stories, lessons, and a lot of nonsense

quality assurance

While I was in Bible college, I had a full time job working for ADT.  I didn’t do anything cool like installing or fixing alarms.  I worked in two of their call centers.  The second one was better in that I was no longer taking phone calls.  I worked in a different department.  But the first one provided me the opportunity to service customers who were angry at me for problems I did not cause.  Which brings up a side note: don’t mistreat customer service workers for problems you experience.  They almost never have anything to do with it.

No matter how rude customers got, I couldn’t be rude back to them.  It wasn’t worth it.  Quality Assurance could be randomly recording my interaction.  Best case, I would lose my monthly bonus if I was caught being rude; worst case, I could be fired.  It depended on the severity.  Quality Assurance was mostly random and secret, so you never knew when they would be listening.  If you cared about your job and your bonus (and I cared about both), you had to always be on your game.

After a while, I became friends with a few of the Quality Assurance people.  I had interviewed for an open position in that department and met several of them, and then we continued talking.  This game me an “in.”  All of a sudden, I started getting the heads up when QA was going to be recording me.  One of my friends would walk by and say something to the effect of, “We started recording your team today. We haven’t recorded you yet, but we will in the next hour.”  And you know what?  That was the most polite, professional hour of taking phone calls I had the entire day.  I knew I was being observed, so I followed every rule in the handbook.  And I would get 100% on my QA results.

I knew I would be held accountable for my phone calls between those moments and the next hour or so.  Knowing I was being held accountable led to a more careful approach, resulting in a higher performance.  Accountability works in this way. If I allow you to hold me accountable to not doing something, and I know you’re going to ask me about it, I’m much more likely to not do that thing.  And I’m more likely to do something if I know someone is counting on me to do it or is expecting me to get it done.  We ought to be in relationships where we are holding each other accountable to living worthy of Christ.  We should be running quality assurance on ourselves and each other as Christians.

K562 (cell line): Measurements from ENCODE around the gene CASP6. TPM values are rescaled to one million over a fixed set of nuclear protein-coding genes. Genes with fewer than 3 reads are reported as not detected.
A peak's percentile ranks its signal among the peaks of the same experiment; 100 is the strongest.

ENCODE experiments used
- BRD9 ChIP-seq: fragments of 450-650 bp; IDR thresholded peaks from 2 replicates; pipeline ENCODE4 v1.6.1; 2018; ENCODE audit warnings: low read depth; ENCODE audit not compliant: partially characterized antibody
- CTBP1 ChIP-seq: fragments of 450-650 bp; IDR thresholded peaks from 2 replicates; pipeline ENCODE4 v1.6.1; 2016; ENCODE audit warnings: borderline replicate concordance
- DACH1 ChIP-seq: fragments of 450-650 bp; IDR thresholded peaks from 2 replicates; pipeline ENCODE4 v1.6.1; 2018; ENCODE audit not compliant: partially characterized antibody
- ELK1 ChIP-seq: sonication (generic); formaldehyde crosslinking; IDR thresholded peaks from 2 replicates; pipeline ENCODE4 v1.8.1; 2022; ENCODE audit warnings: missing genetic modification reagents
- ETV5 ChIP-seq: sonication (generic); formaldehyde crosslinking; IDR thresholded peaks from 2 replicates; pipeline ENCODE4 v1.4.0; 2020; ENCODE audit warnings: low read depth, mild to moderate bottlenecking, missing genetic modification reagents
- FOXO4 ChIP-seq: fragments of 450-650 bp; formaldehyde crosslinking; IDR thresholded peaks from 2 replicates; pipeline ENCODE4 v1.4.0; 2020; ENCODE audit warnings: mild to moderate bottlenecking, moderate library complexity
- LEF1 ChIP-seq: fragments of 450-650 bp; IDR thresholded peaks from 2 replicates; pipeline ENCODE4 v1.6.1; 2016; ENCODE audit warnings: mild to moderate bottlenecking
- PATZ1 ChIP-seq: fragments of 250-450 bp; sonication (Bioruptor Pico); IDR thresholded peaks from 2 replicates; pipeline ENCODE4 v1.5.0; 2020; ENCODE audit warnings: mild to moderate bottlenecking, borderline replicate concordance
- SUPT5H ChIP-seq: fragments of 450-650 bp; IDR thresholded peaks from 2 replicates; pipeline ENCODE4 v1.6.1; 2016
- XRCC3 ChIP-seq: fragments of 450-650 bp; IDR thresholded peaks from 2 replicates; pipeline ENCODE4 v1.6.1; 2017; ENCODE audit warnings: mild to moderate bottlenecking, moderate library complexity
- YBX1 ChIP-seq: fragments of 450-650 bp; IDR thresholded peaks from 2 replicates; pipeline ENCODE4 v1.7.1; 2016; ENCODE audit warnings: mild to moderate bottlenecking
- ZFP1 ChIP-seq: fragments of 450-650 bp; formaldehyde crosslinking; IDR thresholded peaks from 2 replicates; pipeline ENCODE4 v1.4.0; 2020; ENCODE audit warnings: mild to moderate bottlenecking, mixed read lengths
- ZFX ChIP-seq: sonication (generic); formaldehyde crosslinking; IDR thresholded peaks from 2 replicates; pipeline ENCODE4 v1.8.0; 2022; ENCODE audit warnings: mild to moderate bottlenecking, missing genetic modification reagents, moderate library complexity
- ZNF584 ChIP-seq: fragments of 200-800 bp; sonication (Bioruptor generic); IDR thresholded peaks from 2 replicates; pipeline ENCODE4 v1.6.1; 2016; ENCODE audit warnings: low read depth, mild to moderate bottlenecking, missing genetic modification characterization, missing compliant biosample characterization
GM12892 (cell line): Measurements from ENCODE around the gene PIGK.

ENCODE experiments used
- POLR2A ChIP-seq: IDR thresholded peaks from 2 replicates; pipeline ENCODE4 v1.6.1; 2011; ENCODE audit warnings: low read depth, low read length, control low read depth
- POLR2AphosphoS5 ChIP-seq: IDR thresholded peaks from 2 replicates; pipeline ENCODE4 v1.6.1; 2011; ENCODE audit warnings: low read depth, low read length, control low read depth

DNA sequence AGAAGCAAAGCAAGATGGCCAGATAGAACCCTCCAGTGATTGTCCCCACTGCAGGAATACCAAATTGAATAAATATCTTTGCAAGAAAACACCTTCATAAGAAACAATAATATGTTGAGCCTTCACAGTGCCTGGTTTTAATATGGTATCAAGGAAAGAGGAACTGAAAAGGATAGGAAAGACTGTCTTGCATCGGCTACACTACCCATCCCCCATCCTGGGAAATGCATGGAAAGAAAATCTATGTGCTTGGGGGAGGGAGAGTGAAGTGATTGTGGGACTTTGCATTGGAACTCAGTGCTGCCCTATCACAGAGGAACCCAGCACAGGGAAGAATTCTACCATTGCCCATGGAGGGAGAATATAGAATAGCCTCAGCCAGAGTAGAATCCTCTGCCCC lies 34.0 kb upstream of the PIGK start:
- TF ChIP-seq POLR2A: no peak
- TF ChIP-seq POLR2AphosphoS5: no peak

Sadly, we’ve moved from accountability and iron sharpening iron to an, “only God can judge me” mentality, which incidentally is absolutely without Biblical merit. It’s one of those cop out lies that is born out of cherry-picking reading without studying the Word. But that’s a topic for another day. In James 5:16, it says to confess your faults one to another. Now, that doesn’t mean to confess for the forgiveness of sins. We go to God for that. But we go to each other for accountability and encouragement. When was the last time you went to someone and said, “hey, I’m really struggling with this. I need to quit. Can you hold me accountable to that?” Proverbs 27:17 says, “Iron sharpens iron, so one man sharpens another.” It will include friction. Sparks may fly. Things may heat up. But James is saying, “go to each other. Confess your sins.  Hold each other accountable.”

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